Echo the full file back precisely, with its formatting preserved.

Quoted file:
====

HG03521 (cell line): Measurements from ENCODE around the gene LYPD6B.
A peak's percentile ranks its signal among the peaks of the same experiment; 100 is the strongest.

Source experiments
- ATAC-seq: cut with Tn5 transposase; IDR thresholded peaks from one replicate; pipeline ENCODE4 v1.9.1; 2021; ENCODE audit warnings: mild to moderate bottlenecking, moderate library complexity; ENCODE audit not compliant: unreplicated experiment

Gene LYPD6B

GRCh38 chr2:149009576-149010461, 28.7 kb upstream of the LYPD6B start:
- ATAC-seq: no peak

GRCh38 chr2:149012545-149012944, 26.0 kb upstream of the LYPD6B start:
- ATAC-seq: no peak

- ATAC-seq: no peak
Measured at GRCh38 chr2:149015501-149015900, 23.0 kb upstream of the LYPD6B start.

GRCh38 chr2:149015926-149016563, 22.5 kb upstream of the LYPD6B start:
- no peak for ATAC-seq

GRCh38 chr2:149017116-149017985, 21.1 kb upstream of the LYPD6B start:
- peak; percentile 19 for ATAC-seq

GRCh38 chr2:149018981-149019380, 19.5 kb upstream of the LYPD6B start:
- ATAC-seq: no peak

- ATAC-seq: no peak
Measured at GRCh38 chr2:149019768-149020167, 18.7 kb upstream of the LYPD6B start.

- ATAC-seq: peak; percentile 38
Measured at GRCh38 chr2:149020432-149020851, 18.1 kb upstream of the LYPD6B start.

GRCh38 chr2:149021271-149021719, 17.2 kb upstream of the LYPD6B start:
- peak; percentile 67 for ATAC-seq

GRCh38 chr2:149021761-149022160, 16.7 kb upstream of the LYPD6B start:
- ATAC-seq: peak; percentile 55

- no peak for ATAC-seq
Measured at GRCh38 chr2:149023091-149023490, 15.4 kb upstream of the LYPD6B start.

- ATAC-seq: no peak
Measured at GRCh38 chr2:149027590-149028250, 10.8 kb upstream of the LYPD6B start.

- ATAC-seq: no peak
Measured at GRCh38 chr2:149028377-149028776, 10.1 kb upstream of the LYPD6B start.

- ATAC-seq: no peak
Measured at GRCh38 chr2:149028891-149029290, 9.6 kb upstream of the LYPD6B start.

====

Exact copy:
HG03521 (cell line): Measurements from ENCODE around the gene LYPD6B.
A peak's percentile ranks its signal among the peaks of the same experiment; 100 is the strongest.

Source experiments
- ATAC-seq: cut with Tn5 transposase; IDR thresholded peaks from one replicate; pipeline ENCODE4 v1.9.1; 2021; ENCODE audit warnings: mild to moderate bottlenecking, moderate library complexity; ENCODE audit not compliant: unreplicated experiment

Gene LYPD6B

GRCh38 chr2:149009576-149010461, 28.7 kb upstream of the LYPD6B start:
- ATAC-seq: no peak

GRCh38 chr2:149012545-149012944, 26.0 kb upstream of the LYPD6B start:
- ATAC-seq: no peak

- ATAC-seq: no peak
Measured at GRCh38 chr2:149015501-149015900, 23.0 kb upstream of the LYPD6B start.

GRCh38 chr2:149015926-149016563, 22.5 kb upstream of the LYPD6B start:
- no peak for ATAC-seq

GRCh38 chr2:149017116-149017985, 21.1 kb upstream of the LYPD6B start:
- peak; percentile 19 for ATAC-seq

GRCh38 chr2:149018981-149019380, 19.5 kb upstream of the LYPD6B start:
- ATAC-seq: no peak

- ATAC-seq: no peak
Measured at GRCh38 chr2:149019768-149020167, 18.7 kb upstream of the LYPD6B start.

- ATAC-seq: peak; percentile 38
Measured at GRCh38 chr2:149020432-149020851, 18.1 kb upstream of the LYPD6B start.

GRCh38 chr2:149021271-149021719, 17.2 kb upstream of the LYPD6B start:
- peak; percentile 67 for ATAC-seq

GRCh38 chr2:149021761-149022160, 16.7 kb upstream of the LYPD6B start:
- ATAC-seq: peak; percentile 55

- no peak for ATAC-seq
Measured at GRCh38 chr2:149023091-149023490, 15.4 kb upstream of the LYPD6B start.

- ATAC-seq: no peak
Measured at GRCh38 chr2:149027590-149028250, 10.8 kb upstream of the LYPD6B start.

- ATAC-seq: no peak
Measured at GRCh38 chr2:149028377-149028776, 10.1 kb upstream of the LYPD6B start.

- ATAC-seq: no peak
Measured at GRCh38 chr2:149028891-149029290, 9.6 kb upstream of the LYPD6B start.